The Nationals bullpen has been a pain all season, with Glover, Shawn Kelley and Blake Treinen all struggling in the ninth inning. If one of them is going to lock down the closer’s role, at least before the team likely dips into the trade market, Glover has to be the favorite. He has thrown three shutout innings since returning from the DL, allowing four hits with three strikeouts against one walk. If you’re speculating for saves, Glover is someone to target.

Logan Forsythe, 2B, Dodgers

Forsythe is in the middle of a rehab assignment and is expected to return to the Dodgers next week. After serving as the DH in his first rehab game, he played second base the following night, the surest sign yet that he is over both the fractured toe and hamstring pull that have had him out of the Dodgers lineup for more than a month. When Forsythe returns, he’ll get right back to the top of the lineup, hitting in front of the likes of Corey Seager and Cody Bellinger. If an owner in your league soured on him during his time on the DL, now is the time to add someone who will produce like an easy starter at second base in all fantasy formats.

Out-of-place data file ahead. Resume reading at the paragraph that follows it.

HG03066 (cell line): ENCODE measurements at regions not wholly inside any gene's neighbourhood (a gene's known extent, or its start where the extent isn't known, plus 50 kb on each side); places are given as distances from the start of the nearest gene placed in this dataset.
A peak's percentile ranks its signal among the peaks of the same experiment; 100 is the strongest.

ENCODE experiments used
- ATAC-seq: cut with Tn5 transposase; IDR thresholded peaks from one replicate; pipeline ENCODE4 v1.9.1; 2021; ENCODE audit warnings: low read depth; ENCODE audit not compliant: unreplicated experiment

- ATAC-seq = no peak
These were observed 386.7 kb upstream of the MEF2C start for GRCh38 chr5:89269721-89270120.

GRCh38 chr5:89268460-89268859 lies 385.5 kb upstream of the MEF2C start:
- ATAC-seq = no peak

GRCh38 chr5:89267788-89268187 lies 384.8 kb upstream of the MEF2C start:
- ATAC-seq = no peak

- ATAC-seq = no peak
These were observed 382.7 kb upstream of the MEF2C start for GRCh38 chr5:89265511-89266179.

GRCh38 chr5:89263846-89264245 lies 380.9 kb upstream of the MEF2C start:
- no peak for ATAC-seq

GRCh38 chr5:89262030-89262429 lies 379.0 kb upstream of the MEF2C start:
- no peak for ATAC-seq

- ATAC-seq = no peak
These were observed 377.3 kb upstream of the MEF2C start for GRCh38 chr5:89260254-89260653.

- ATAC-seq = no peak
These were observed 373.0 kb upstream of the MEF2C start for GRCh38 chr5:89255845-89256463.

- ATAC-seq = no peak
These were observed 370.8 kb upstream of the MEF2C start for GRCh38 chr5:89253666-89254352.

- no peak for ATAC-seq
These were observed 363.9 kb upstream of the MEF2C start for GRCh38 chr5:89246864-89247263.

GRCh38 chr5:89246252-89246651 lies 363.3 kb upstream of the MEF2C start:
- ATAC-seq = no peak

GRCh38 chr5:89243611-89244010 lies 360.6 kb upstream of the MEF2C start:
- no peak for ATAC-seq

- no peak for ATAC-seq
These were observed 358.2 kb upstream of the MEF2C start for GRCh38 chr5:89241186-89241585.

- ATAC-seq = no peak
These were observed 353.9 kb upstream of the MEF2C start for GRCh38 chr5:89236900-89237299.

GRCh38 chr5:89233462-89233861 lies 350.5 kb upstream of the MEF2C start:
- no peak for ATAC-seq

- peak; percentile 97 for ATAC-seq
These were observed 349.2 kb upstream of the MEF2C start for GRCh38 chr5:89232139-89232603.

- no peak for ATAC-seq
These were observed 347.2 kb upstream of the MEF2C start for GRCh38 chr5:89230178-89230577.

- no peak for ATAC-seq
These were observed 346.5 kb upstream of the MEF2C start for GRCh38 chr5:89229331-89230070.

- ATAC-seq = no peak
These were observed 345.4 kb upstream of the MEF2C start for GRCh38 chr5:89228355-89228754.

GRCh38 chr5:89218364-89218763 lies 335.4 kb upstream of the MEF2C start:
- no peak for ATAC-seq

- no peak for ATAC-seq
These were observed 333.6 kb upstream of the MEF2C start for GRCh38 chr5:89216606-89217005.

Bradley Zimmer, OF, Indians

The Indians promoted Zimmer, their top offensive prospect, earlier this week, and it looks like he is here to stay. Unlike Happ, he’s not facing the same sort of playing-time dilemma that would force him back to the minors. He’s 2-for-10 with a homer and two RBI in his first 11 plate appearances, after slashing .294/.371/.532 in 144 trips to the plate with Triple-A Columbus before his promotion. Understand that he doesn’t have quite the ceiling of Happ or Moncada. Only MLB.com graded him as a top-20 prospect among the major ratings services. Baseball America had him 62nd, while Baseball Prospects ranked him 80th. What’s more, he has hit at the bottom of Cleveland’s lineup in all his starts, and that’s not likely to change any time soon. Still, if you’re looking for outfield help, he’s a better choice than most of the veterans likely kicking around on your waiver wire.